Sanjay Prasad, CIO, Tata Power, on the value of chess as a way to learn key life skills. By Pooja Paryani
A business-IT industry veteran with more than 35 years in this domain, Sanjay’s mind has been honed from an impressionable young age by the 64-square game. He’s used what he’s learnt from the board game to continue to develop a holistic understanding of business, strategic and tactical imperatives with execution capabilities across different environments. For his achievements, Sanjay was recognised as a Utilities Icon in CIO Power List 2016. Here, he talks to us about how the game of chess has moulded his thinking and helped him on his way.
“I was introduced to chess at a very young age in school; I picked it up from my father and an uncle,” says Sanjay. “I learnt playing with the Indian rules, which are a little different and slow relative to the FIDE (Fédération Internationale des Ḗchecs) or international rules. Gradually, in school I got used to the international rules. As per Indian rules, the pawn always makes one move, even at the start. However, Indian rules allow two distinct moves as against one in the FIDE format. Also, Indian rules allow the King to make a tactical Knight move prior to being checked (akin to a FIDE castling).”
Sanjay has been a school and university chess champion, and led his university team at the national level. And whenever there’s opportunity and time he participates in corporate chess competitions. His first brush with a professional contest had him achieving a distinction as a junior during his school days in the Alekhine Open Chess Tournament, which boasts of rated players.
1. Underpinning strategy, patience is a virtue
“Though the ultimate goal is to capture the King, in the early days I used to get a sense of achievement with the immediate capture of a piece. Gradually I learnt to look ahead, be patient and formulate a strategy and understand the opponent’s mind, especially where sacrifices were concerned. This has helped me gain control over the game and my mind while taking a decision. Chess starts with a set of rules that is the same for all. Similarly there are rules within organisations and guidelines in the marketplace. It’s how we forge a strategy within the given set of rules and yet take advantage of the competition or the situation is what sets us apart.”
2. Respect competition
“No matter how good a player you might be, you need to respect your opponent, his knowledge, and gauge his playing style. The objective of playing the game is not just to conquer pieces but also to apply strategies, think about the game, and be a couple of steps ahead. You will win or lose depending on your strategy, so you need to weigh in as many options, and aim to think ahead of your opponent. Chess has taught me to really think things through and not impulsively take decisions all the time.”
3. The beginning is as important as the end
“Chess broadly has three stages: the opening, the middle game and the end game. So well begun is your task half done. In the start there aren’t as many variations on the board as in the crowded middle game where territorial domination is key. This is true of the game as well as in the market; you need to be competitive in both spheres. If you go wrong at the start (which is not the same as strategically playing a more defensive game, especially when you are playing black, or when a football team needs to play for a draw to get a weaker opponent in the next round), the recovery later on becomes difficult. There are good players who can draw even from a seemingly difficult situation—that also requires holistic understanding of the board.”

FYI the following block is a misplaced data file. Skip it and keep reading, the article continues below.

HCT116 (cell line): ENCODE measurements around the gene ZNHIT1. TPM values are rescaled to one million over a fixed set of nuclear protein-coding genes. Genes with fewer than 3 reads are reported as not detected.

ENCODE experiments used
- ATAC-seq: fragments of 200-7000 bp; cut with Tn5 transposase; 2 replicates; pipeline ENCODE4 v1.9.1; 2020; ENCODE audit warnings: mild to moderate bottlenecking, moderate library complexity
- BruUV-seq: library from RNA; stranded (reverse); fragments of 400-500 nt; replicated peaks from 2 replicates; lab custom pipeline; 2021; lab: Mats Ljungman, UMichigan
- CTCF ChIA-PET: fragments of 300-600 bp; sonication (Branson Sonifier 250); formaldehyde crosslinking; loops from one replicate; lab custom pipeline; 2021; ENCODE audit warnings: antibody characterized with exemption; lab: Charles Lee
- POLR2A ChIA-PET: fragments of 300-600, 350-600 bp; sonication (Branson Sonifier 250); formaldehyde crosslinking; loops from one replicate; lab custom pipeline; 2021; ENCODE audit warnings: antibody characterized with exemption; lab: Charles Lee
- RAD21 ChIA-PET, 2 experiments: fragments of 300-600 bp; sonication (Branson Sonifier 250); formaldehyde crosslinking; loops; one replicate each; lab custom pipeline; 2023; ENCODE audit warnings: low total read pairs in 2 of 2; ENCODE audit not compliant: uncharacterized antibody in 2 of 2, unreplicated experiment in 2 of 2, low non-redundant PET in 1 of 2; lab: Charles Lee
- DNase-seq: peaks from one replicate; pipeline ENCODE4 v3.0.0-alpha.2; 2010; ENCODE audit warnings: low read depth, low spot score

4. Time is of value—be adaptive
“Chess also teaches you time management. You have to make certain moves in the given time, yet also be patient. There are set time deadlines, and set moves, all of this helps you value the time you have and use it to the maximum. Chess was always like Test Cricket in terms of time crunch or lack of it in the early days—each player was given 2.5 hours to make 40 moves; which then moved to a quasi ‘T20’ format—in fact ‘Chess T20’ preceded Cricket T20 long ago with Rapid Chess or Blitz, which is like Sudden Death, where time decides the winner. Therefore, it helps you adapt from the classical to the tight time format where you get to value time as a resource.”
5. Decisiveness is important
“When you start playing, a good coach will tell you that one cannot retract a move (which we sometimes do in friendly, practice or computer chess games). In competitive chess you cannot undo your move—‘Touch and move’ is the motto. So this teaches one to pause and think, but once done be decisive and committed, while playing chess or at work.”
6. Elements of team play
“While it is largely thought to be an individual’s game, chess also teaches you about playing in a team. There is also a strategy part outside the board game where you need to work out who plays the stronger boards in a team match (typically four members) by studying the team composition of the opposing team. It is somewhat analogous to Davis Cup Matches where you decide who plays the singles (and reverse singles) and doubles.”
7. Concentrate, concentrate, concentrate—it’s a mind game after all
“It is important for a chess player to concentrate as if you get distracted you might simply lose the game. Alertness of mind is very important without being overly stiff. Analysing every step your opponent takes and deciding your next move is completely dependent on your concentration and alert mind.
“I am at the very early stages of exploring a chess board with four players to be played as doubles team as in Carrom or cards. This hones your skills of foresight and co-ordination in delivering as a two-member team. I’m still fine-tuning the idea as it requires a lot of patience and time to constructively reorganise the chess board, respecting its 64 squares and not making a Chausar script.”